Bugatti is at a turning point in its history: It will end production of the Chiron and the W16 engine that powers it in the coming years. What’s next remains a little murky, but the company confirmed that it’s not planning on releasing an electric car or an SUV for at least 10 years.
“A purely electric version is not included in our 10-year plan for Bugatti. There will also be no SUV,” said Bugatti-Rimac CEO Mate Rimac in an interview with industry trade journal Automobilwoche. “If it’s comparable, then it’s not a Bugatti,” he added, citing the firm’s founder.
His comments put an end to the rumors that have hovered around Bugatti since Croatia-based Rimac purchased a controlling stake in July 2021. Rimac made a name for itself by developing high-performance EVs, and some feared it would leverage its expertise to launch a range of badge-engineered battery-powered Bugatti models. Rimac ruled out badge engineering early on and stressed the two brands won’t overlap, though its CEO predicted that “within this decade there will be a fully electric Bugatti” shortly after the purchase was announced.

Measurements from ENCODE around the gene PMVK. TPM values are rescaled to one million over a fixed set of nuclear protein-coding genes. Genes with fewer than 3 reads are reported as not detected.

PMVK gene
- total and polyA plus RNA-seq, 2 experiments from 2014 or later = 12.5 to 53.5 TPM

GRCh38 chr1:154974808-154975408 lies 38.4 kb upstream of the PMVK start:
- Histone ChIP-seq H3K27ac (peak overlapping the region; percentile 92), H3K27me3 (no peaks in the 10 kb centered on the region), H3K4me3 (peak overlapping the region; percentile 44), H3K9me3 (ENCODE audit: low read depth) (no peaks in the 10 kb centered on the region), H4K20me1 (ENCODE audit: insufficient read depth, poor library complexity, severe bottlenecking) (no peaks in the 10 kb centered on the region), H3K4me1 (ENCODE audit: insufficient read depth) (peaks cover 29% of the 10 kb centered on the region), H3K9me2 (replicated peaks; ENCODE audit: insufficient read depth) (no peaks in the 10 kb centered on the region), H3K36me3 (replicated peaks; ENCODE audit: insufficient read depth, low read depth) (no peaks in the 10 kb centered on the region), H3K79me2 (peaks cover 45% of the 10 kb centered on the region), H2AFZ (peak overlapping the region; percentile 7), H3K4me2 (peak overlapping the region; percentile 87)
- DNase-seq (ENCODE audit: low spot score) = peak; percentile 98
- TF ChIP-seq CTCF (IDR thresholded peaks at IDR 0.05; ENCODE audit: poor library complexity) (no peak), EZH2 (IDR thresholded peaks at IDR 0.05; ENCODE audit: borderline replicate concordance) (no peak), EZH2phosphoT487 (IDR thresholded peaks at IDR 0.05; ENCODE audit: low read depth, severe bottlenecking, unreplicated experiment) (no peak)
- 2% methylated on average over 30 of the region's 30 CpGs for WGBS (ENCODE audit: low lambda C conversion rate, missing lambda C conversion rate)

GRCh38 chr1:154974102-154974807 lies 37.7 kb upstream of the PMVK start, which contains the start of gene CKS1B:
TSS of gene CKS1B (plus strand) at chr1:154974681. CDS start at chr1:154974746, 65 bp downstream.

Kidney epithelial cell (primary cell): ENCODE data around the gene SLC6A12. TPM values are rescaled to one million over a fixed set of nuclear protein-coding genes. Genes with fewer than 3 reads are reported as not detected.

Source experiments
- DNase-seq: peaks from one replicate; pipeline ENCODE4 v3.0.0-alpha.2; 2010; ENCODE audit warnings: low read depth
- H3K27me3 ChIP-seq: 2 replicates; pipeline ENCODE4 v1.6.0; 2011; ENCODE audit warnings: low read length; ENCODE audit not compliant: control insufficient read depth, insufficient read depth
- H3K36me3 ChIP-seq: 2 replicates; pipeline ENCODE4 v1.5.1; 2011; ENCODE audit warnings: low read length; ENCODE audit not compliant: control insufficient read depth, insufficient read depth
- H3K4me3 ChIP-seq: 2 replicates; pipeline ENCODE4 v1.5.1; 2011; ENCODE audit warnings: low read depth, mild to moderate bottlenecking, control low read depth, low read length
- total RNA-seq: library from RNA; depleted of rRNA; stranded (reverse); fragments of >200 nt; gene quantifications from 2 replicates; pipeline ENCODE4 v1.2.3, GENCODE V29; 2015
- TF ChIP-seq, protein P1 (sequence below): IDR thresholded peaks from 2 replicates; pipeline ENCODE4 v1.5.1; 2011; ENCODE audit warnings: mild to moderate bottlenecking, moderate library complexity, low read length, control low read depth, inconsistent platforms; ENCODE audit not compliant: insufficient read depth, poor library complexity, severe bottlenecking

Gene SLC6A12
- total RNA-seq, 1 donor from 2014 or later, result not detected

Bugatti has started developing the Chiron’s successor and Autoblog confirmed in August 2022 that the model will be powered by a plug-in hybrid drivetrain. Rimac stopped short of revealing precise technical details about the yet-unnamed model but told Automobilwoche his team hopes to increase the system’s electric-only range from approximately 12 miles in some gasoline-electric hypercars to 30 miles.
More details about Bugatti’s future should emerge in the coming months. In the meantime, the company has its work cut out for the coming years: it needs to finish production of the Chiron, build the track-only Bolide, and make the 99 planned units of the sold-out Mistral (pictured).